Marvel Legends: Spider-Man and Mary Jane by Hasbro

I was really hoping to have time to bust out another Marvel Hot Toys review for this week’s Marvel Monday, but I got really busy with work and it didn’t pan out. So, let’s have a look at a stand-alone Marvel Legends set, I’ll try to hit the Hot Toys figure next Monday, and then we can dive into a new Wave. Sound good?

Oh boy, did I have a tough time getting this one at a decent price. I’m sure you’ve heard me say it over and over again, but there haven’t been any Toys R Us stores in my area for years, and as much as I’m into collecting, I don’t have the time or patience to drive an hour just to visit the nearest one. That puts me at the mercy of the InterWebs for my TRU Exclusives. Sometimes it’s easy, sometimes not so much. I missed out on this one a bunch of times before finally scoring, and it’s been sitting around forever waiting to be reviewed. I won’t dwell on the packaging, because it’s a typical Legends boxed 2-pack. It’s collector friendly, it shows off the figures quite well, you get character art on the sides and a TRU Exclusive sticker on the window. Let’s just kick off with a look at Spider-Man!

If you pick up enough of these two-packs, you should be used to seeing some recycling. It’s just how Hasbro tends to cost out some of the figures that would might not otherwise make it to the pegs. In the case of this set, Spider-Man is a repaint of the Spidey from the Hobgoblin Wave. And that’s not a bad thing, because the Pizza Spidey body was an excellent figure and pretty well received by fans, so if you missed out, here’s a chance to at least get a variant of it. This version features one of Peter’s fairly modern tech suits, hence the blue-green glow that’s sprayed onto his chest symbol and the eyes, which really make this suit stand out as being unique.

Now, I’m not going to lie, having the glowy bits there doesn’t make this one of my favorite looks for ‘Ol Web Head, but it’s still a pretty cool variant to own. I really dig the coloring on this figure. The red and blue really pop and the black webbing is very well defined. The quality of the paint application is overall pretty good. There are some flubs here and there that are evident when you get in real close, but nothing stands out when I’m just looking at figure in hand. One of the common complaints with the previous release was that the pegs for the hinges aren’t painted to match the suit, and that’s still the case here. It’s not something that really bothers me.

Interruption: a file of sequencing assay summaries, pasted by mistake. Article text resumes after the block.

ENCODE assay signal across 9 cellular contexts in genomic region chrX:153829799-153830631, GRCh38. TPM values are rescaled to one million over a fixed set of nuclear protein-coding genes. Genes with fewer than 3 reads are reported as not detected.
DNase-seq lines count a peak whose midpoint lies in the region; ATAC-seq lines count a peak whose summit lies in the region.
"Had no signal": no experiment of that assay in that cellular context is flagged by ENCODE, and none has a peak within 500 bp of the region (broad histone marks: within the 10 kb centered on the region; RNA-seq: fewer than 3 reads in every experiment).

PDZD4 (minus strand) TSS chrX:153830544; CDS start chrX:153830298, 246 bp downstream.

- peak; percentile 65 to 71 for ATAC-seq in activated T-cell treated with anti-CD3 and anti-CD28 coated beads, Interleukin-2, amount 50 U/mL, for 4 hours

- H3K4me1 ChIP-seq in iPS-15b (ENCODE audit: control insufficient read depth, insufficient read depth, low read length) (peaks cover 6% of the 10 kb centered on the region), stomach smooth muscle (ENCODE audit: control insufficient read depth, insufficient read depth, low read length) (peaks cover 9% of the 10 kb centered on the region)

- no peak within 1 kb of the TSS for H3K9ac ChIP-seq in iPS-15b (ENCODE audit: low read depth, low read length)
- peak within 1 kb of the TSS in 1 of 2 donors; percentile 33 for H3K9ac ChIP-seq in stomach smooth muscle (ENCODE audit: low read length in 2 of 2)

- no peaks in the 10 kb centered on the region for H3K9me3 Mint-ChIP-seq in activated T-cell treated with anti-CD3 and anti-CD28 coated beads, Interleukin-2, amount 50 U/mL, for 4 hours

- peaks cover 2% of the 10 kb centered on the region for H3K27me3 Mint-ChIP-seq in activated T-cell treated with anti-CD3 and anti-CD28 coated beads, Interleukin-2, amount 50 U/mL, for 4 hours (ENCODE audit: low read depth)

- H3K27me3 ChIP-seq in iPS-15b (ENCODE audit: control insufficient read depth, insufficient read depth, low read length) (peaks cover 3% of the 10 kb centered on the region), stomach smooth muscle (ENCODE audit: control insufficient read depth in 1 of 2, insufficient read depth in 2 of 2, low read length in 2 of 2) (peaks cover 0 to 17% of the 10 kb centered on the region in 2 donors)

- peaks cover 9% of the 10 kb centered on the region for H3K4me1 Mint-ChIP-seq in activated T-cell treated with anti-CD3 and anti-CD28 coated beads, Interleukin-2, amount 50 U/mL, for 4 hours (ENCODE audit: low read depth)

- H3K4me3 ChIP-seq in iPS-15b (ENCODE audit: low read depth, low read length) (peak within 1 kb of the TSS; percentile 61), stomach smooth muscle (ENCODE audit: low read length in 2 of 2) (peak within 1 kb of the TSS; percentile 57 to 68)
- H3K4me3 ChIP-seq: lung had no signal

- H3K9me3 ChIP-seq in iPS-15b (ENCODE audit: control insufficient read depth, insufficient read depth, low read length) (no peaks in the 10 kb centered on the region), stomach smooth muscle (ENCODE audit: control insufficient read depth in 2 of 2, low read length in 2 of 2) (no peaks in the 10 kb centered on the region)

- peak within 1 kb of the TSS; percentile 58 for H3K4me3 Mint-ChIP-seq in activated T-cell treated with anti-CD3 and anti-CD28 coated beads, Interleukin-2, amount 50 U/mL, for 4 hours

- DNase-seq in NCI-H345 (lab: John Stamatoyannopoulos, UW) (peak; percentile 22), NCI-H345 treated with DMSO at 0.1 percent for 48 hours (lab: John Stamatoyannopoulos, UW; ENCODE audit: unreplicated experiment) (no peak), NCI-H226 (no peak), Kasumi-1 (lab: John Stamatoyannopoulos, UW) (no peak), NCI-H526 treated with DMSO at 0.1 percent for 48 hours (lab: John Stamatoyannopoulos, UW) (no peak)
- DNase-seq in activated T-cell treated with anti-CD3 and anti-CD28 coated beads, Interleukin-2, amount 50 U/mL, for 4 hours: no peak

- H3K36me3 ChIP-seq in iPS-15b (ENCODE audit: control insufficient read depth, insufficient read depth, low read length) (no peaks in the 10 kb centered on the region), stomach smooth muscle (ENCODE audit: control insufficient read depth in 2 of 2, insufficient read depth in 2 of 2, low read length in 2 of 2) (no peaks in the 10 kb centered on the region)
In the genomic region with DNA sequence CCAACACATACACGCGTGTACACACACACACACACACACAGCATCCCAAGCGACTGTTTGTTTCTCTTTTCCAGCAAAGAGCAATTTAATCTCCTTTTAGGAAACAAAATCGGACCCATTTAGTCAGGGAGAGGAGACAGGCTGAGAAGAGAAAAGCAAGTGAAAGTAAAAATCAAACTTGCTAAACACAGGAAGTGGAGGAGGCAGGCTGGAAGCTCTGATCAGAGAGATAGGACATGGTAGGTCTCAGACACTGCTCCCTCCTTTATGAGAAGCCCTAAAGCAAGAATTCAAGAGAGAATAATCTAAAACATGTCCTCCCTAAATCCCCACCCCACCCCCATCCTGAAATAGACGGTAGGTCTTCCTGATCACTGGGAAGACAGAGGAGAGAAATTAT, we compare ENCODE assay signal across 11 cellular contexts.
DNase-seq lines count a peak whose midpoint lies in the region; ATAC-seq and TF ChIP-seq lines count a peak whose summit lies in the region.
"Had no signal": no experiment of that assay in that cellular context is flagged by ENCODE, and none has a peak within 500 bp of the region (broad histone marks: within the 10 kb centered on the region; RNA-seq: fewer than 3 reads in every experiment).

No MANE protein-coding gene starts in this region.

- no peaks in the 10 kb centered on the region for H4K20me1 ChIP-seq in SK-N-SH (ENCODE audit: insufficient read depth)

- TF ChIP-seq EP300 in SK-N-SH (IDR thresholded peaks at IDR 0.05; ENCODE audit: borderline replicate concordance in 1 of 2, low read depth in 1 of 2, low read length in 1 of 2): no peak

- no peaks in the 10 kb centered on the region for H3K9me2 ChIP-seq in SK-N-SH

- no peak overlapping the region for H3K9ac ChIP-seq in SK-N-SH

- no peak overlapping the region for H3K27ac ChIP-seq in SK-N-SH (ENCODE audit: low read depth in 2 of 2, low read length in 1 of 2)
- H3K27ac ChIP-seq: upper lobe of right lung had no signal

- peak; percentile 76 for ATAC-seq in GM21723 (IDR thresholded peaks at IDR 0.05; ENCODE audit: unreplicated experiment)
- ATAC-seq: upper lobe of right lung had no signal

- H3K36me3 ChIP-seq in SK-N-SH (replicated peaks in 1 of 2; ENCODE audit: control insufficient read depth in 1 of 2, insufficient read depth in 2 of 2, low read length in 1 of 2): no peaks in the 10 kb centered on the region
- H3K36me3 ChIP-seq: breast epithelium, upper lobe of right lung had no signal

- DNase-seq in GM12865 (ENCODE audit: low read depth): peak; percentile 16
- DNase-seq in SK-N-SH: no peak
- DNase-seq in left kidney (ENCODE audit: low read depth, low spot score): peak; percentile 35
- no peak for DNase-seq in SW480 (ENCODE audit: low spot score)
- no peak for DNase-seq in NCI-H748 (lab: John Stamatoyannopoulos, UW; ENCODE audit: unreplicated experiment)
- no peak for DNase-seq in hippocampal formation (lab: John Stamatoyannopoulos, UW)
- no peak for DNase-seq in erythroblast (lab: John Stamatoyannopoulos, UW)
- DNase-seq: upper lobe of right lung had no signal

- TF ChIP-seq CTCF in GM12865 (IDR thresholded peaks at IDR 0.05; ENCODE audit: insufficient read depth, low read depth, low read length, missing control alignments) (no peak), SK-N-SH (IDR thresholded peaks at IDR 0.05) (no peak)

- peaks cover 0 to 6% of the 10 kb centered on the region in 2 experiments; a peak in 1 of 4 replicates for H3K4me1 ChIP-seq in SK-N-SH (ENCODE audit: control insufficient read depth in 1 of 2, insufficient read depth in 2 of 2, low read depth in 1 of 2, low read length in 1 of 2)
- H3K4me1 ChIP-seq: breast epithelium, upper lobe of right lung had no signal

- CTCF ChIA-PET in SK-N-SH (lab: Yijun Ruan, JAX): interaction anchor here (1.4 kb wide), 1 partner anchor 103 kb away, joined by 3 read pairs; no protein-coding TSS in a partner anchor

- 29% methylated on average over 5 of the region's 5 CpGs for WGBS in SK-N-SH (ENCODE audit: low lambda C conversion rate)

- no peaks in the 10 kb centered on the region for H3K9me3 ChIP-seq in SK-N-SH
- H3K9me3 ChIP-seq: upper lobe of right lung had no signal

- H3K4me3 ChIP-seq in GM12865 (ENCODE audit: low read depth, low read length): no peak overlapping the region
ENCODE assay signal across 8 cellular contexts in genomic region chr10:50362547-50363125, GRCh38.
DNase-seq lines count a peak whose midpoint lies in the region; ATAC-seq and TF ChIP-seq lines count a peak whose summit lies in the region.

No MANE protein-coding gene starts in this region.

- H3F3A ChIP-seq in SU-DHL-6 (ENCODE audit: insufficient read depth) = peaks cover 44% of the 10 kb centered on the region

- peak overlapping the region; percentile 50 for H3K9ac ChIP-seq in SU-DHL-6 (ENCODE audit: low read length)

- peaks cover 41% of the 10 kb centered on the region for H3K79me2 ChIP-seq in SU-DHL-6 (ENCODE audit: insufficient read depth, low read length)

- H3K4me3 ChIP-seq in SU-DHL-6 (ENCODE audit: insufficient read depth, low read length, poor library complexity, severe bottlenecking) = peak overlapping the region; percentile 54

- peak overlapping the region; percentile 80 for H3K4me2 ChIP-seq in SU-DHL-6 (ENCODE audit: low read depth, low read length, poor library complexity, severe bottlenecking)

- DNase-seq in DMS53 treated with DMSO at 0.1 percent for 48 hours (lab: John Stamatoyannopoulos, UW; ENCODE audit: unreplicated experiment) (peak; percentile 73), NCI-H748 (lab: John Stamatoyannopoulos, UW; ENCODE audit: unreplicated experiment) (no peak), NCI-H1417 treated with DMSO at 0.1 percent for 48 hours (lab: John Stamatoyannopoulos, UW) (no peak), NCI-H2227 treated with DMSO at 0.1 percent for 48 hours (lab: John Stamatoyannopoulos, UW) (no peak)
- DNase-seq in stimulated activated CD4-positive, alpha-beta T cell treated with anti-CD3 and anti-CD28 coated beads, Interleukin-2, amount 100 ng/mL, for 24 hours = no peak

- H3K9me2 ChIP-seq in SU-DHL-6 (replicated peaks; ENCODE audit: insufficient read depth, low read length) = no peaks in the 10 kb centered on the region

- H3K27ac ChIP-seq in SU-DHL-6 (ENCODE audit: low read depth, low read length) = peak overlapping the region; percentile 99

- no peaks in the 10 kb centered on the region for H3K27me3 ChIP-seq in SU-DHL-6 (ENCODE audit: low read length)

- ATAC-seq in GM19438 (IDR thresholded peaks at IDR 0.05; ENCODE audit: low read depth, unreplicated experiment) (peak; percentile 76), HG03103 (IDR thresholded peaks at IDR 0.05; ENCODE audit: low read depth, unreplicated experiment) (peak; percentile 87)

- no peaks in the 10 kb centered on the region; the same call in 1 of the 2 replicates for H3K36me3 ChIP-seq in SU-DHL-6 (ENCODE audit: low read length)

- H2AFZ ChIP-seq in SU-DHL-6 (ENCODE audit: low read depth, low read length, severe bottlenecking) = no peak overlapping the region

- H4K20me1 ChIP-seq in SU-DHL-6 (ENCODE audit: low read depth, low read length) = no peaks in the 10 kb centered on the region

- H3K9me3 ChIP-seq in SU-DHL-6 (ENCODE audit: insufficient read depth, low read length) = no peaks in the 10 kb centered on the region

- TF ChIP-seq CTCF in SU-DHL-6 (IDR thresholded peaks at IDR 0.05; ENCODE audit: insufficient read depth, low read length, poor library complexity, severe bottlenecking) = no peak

In addition to the regular masked head, you also get the unmasked Peter Parker portrait. It’s a fantastic sculpt and definitely something that’s been on my Legends wish list for a while. Previously, we’ve had the half-unmasked head, and the Ultimate Parker head, but this noggin is a great little bonus and I’ll likely be either displaying it on this figure all the time, or perhaps picking up one of the Vintage Carded Spider-Man figures and using it on that one.

The articulation here is pretty fantastic, thanks in part to those lateral shoulder crunches. The arms have rotating hinges in the shoulders, pegged hinges in the wrists, double hinges in the elbows, and swivels in the biceps. The torso features a swivel in the waist, an ab crunch hinge, and the neck is both hinged and ball jointed. The legs are ball jointed at the hips, have swivels in the thighs, and double hinges in the knees. The ankles have both hinges and lateral rockers. Of course, you also get the usual selection of hands to go with the figure, including “thwippy” hands, splayed finger hands, and fists.  Let’s move on to Ms. Mary Jane…

As solid a figure as Spidey is, I have to imagine that Mary Jane is the real draw of this box for most collectors. That was definitely the case for me. With how many Spider-Man themed Legends waves we’ve had, it’s hard to believe it took this long to get MJ. She actually saw a 4-inch Marvel Universe release a few years back. While MJ has become anything but the classic Girl Next Door in the comics, Hasbro went back to her roots for a pretty conventional look here. Rather than going for the swanky nightclub owner, MJ is slumming it here in her simple jeans and black t-shirt, and I wouldn’t have it any other way. The paint for the outfit is fairly simple, although there’s some nice variation in the blue to create that worn blue jeans look. The waist of the jeans does feature some sculpted detail, like the belt loops and the button. The ensemble is rounded out by a pair of simple painted black shoes. This is an example of a very minimal amount of sculpting working quite well to create a band new look.

The portrait here really elevates the figure. The paint applications for the lips, eyes, and eyebrows is all precise and crisp, and I like the additional of the freckles. The hair is also excellent, not only in terms of sculpt, but the paint, which starts our a vibrant red at the top and darkens as it gets down to her shoulders. Hasbro has come a long way when it comes to creating pretty female portraits, and MJ here is a great example of that.